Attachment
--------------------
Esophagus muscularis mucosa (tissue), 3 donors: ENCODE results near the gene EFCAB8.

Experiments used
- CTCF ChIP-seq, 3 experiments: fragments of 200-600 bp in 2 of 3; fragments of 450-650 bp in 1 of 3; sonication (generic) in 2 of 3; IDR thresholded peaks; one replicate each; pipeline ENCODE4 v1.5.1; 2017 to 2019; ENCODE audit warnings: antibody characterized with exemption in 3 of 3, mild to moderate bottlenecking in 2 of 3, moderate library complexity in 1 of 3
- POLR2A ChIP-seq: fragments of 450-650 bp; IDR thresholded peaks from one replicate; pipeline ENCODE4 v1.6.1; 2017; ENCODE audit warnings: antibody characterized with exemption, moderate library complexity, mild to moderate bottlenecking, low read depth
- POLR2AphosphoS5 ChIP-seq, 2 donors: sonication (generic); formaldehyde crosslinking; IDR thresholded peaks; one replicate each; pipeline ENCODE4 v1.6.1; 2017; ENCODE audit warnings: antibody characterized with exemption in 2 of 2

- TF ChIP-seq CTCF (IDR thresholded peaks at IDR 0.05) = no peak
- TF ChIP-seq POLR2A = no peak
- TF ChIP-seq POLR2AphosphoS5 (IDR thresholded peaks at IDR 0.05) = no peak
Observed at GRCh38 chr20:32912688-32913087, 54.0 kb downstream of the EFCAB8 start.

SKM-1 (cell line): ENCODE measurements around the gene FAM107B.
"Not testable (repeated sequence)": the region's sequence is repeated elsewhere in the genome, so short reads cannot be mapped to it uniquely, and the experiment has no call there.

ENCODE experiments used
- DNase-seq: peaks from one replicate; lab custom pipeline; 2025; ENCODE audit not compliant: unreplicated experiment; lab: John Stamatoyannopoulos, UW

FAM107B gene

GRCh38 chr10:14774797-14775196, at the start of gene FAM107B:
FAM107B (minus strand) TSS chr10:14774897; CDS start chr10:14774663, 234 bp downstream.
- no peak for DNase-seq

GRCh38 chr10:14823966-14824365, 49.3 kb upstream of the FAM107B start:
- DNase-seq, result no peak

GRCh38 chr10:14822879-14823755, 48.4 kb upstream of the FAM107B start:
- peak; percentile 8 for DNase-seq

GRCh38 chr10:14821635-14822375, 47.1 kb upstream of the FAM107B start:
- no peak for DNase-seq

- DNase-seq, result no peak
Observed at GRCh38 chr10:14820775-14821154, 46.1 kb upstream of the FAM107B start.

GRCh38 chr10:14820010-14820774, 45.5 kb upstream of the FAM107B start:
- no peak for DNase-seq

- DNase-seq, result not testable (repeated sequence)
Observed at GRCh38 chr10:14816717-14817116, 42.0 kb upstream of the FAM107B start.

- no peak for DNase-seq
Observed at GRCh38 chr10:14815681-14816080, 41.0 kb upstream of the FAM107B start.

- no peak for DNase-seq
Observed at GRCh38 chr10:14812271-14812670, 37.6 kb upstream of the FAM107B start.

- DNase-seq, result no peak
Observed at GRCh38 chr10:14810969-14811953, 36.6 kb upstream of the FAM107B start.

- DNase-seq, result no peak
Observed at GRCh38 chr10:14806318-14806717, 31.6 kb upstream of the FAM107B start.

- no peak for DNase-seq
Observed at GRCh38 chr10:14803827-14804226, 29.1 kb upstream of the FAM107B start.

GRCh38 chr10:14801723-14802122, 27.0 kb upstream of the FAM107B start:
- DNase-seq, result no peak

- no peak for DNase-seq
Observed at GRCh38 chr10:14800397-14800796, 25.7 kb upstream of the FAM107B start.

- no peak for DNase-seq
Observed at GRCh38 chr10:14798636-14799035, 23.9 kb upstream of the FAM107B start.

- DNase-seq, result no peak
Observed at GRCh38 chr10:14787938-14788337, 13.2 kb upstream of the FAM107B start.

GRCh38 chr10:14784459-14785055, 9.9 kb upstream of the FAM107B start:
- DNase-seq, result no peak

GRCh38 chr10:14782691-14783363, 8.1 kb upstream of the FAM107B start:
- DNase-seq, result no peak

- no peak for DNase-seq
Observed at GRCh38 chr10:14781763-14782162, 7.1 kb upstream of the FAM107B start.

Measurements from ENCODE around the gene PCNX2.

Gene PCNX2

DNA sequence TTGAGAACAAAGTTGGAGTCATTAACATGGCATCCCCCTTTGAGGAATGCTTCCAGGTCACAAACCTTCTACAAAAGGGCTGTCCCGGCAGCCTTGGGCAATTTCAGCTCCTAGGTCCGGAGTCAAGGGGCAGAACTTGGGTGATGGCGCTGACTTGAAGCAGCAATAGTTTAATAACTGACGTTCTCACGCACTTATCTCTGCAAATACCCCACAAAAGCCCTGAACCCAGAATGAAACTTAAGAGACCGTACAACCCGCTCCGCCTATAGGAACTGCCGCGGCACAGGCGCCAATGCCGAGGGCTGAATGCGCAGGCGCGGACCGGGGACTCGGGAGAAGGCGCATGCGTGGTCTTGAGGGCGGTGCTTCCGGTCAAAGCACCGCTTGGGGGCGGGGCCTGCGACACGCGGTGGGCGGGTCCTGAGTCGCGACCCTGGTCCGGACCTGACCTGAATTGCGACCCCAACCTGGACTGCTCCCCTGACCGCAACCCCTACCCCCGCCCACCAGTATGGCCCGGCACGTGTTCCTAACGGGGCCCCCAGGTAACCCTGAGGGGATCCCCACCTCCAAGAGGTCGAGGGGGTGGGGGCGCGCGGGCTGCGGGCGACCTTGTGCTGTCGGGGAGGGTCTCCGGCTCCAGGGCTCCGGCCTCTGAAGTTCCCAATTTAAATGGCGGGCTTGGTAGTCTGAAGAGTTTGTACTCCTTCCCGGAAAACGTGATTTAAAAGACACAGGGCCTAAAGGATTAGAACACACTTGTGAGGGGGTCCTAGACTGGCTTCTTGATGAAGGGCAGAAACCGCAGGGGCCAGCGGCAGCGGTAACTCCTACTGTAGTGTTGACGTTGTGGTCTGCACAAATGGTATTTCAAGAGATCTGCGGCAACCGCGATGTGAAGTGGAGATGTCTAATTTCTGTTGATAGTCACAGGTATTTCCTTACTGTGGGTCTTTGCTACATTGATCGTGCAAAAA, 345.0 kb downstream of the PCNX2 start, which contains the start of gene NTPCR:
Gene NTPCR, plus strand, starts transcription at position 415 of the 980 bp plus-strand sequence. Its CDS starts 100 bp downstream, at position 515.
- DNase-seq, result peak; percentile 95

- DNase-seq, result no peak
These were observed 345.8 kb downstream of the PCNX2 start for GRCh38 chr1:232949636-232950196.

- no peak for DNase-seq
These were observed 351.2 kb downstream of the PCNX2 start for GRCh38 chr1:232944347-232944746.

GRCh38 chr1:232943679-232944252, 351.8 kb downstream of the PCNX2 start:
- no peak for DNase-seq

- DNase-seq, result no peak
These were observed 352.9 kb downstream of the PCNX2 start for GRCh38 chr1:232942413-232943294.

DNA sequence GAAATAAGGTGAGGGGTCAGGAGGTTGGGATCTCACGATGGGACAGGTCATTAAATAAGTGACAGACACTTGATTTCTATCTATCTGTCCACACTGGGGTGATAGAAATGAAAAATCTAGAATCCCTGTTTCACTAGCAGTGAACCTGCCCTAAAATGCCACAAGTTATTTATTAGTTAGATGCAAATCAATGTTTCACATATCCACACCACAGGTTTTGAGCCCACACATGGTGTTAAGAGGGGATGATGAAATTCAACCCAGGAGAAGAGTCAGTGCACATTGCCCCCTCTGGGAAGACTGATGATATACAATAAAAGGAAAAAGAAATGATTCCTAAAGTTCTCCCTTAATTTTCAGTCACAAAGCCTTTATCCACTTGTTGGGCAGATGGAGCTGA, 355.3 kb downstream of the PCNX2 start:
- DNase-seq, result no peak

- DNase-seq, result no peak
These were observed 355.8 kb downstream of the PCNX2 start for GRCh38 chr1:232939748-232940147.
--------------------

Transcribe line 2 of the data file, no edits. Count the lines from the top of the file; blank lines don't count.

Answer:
Experiments used